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Multinationals and US Productivity Leadership: Evidence from Great Britain

  • Chiara Criscuolo
  • Ralf Martin

We study the productivity of US owned plants in the UK. Using a new dataset that identifies foreign and domestic MNEs, we find that UK MNEs are less productive than US affiliates, but as productive as non US foreign affiliates. We investigate the source of the US and MNE advantage. We find evidence confirming that the MNE advantage is driven by sharing superior firm level assets across plants and by cherry picking the better plants in a country. The additional superiority of US firms seems entirely driven by their particular ability to takeover the best British plants. Thirdly, the study features a novel approach to TFP calculation.

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Paper provided by Centre for Economic Performance, LSE in its series CEP Discussion Papers with number dp0672.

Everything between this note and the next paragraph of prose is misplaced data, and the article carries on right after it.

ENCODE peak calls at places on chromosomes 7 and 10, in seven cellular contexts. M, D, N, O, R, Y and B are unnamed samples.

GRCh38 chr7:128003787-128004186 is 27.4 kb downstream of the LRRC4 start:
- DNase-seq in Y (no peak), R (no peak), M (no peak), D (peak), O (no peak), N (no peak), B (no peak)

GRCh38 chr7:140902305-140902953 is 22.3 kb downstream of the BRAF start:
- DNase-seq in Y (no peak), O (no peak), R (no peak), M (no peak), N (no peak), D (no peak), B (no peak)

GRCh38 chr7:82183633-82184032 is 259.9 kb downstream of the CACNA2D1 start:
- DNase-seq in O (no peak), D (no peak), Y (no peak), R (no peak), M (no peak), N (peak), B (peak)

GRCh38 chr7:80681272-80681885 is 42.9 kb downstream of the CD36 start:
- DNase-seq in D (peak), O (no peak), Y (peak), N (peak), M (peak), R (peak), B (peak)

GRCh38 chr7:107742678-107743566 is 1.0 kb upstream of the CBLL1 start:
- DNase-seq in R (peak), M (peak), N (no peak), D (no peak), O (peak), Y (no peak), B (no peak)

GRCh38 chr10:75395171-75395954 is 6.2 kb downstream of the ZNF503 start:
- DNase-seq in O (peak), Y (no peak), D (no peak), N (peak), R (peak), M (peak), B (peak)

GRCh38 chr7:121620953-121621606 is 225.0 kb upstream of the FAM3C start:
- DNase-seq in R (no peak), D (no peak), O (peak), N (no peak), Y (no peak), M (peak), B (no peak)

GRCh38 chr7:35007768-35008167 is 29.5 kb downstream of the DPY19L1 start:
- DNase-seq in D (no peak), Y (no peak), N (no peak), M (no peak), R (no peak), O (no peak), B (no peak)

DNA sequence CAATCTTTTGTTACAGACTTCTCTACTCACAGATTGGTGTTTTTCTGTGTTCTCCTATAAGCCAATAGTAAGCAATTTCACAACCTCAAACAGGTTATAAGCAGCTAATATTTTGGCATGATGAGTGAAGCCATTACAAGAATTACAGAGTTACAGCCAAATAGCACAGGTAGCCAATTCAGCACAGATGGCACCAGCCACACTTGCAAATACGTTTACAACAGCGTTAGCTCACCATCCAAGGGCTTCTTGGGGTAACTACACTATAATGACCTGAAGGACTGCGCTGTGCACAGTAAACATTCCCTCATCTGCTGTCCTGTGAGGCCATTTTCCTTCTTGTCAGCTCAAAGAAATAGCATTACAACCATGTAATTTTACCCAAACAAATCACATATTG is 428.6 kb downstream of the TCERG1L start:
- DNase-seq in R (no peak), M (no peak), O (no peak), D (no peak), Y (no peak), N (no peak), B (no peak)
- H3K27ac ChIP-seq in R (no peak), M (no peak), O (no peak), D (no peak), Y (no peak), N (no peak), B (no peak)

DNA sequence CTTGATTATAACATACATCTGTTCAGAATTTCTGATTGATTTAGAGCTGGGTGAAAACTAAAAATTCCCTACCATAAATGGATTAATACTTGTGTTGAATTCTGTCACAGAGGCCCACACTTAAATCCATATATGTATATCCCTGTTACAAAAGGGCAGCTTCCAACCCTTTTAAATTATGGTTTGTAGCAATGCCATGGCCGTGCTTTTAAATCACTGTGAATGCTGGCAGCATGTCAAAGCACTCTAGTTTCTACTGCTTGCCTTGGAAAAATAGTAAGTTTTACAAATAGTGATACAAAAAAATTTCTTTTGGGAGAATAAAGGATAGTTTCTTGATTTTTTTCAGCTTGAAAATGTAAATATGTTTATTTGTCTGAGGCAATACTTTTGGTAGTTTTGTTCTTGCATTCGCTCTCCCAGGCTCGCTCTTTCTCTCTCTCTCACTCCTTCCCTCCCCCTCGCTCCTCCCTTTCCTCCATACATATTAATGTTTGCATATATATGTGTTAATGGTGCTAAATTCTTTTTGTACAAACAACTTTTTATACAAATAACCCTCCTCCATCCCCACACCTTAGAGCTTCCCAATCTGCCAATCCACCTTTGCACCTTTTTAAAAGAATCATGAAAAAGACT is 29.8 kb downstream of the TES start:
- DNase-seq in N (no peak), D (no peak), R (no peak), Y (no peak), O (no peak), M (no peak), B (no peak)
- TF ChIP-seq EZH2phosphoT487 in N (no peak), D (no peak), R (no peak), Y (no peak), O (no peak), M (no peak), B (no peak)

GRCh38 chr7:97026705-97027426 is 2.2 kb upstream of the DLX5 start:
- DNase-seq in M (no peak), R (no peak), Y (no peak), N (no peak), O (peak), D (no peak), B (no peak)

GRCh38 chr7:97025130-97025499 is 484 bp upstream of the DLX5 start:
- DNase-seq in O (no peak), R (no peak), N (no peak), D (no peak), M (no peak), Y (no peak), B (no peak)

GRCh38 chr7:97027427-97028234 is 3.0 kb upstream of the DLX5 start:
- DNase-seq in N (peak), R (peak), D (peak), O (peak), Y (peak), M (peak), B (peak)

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Date of creation: Jan 2005
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Handle: RePEc:cep:cepdps:dp0672
Contact details of provider: Web page: http://cep.lse.ac.uk/_new/publications/series.asp?prog=CEP

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  1. Arellano, Manuel & Bond, Stephen, 1991. "Some Tests of Specification for Panel Data: Monte Carlo Evidence and an Application to Employment Equations," Review of Economic Studies, Wiley Blackwell, vol. 58(2), pages 277-97, April.
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  18. John M. Abowd & Robert H. Creecy & Francis Kramarz, 2002. "Computing Person and Firm Effects Using Linked Longitudinal Employer-Employee Data," Longitudinal Employer-Household Dynamics Technical Papers 2002-06, Center for Economic Studies, U.S. Census Bureau.
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